Issue:  Vol. 47 / No. 33 / 17 August 2017
 

Political Notebook: LGBT business association retools its focus on services

NEWS


m.bajko@ebar.com

Jon Paul "JP" Leddy, left, and Robb Fleischer, current and past presidents, respectively, of the Golden Gate Business Association, are spearheading plans to revitalize the organization. Photo: Rick Gerharter
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As it welcomes a new president, San Francisco's LGBT chamber of commerce continues to retool to better address the needs of its members.

Known as the Golden Gate Business Association, the nation's first business group formed to promote LGBT-owned companies, the organization has moved to being all volunteer run and focused on providing opportunities that will help its members to thrive.

GGBA past president Robb Fleischer , in a recent interview with the Bay Area Reporter, said when he was elected in the fall of 2014 GGBA had a number of challenges, from decreased revenues and declining membership to antiquated computer systems.

"We found ourselves at a period where we were redefining our objectives and mission," said Fleischer, 52, a Realtor and CEO of American Marketing Systems Inc. "I would not say I wanted to be president."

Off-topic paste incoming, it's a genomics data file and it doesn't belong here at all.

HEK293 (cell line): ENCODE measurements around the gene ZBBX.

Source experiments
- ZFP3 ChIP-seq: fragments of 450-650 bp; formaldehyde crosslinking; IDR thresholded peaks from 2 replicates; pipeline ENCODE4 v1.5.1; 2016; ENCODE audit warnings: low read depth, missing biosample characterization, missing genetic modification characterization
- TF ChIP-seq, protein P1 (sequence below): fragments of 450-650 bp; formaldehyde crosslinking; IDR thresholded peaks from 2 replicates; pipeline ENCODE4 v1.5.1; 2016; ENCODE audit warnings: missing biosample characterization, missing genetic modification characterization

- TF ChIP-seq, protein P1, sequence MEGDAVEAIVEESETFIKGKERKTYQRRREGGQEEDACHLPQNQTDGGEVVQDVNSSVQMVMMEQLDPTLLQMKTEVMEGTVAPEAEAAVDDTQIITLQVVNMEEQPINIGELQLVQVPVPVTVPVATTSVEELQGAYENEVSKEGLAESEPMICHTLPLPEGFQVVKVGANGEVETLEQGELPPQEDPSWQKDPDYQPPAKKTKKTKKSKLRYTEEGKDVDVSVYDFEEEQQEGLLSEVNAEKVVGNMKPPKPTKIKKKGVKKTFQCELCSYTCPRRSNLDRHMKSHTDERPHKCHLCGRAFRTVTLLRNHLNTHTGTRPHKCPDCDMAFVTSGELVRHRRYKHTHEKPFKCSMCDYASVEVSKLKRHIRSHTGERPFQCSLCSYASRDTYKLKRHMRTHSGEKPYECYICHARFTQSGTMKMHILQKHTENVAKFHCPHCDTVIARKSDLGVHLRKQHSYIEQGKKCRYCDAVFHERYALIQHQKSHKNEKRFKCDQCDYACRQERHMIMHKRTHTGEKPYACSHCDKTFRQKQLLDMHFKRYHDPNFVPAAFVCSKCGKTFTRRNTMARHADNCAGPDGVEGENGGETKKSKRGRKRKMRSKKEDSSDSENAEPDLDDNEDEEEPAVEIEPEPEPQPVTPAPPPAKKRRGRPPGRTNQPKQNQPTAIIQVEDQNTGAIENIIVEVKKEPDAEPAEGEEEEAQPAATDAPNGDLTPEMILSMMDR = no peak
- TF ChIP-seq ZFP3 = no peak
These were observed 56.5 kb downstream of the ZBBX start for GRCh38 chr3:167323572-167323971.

Nonetheless, Fleischer went to work overhauling the organization. A GGBA member for 27 years, Fleischer and the board opted to do away with having a paid executive director and ended the lease for its office space. During his one-year tenure, the number of dues-paying members increased 40 percent and the budget grew to $210,000.

"We did start the year with concerns about cash flow," said Fleischer, adding that he and the board "had inherited a business model that was no longer relevant."

By the fall the board felt "really confident," he said, that it had successfully repositioned GGBA.

In October GGBA's board elected Jon Paul "JP" Leddy as its new president. He is the first Chamorro and Pacific Islander from the United States Territory of Guam to serve in the position in the 41-year history of the organization.

"Our major goal is to support the programs we are anticipating to have this coming year," said Leddy, 55, director of client relations at the Resource Corner, an executive recruiting and staffing firm. "Increasing our revenues is my top goal, so I want to increase the number of members and sponsorships."

Leddy would like to see GGBA's budget at least double over the next year. And he is committed to securing more business opportunities for GGBA members, which will improve the inducements for why LGBT businesses should join it.

"We are not a charity," said Leddy. "We are here to help our members increase their business."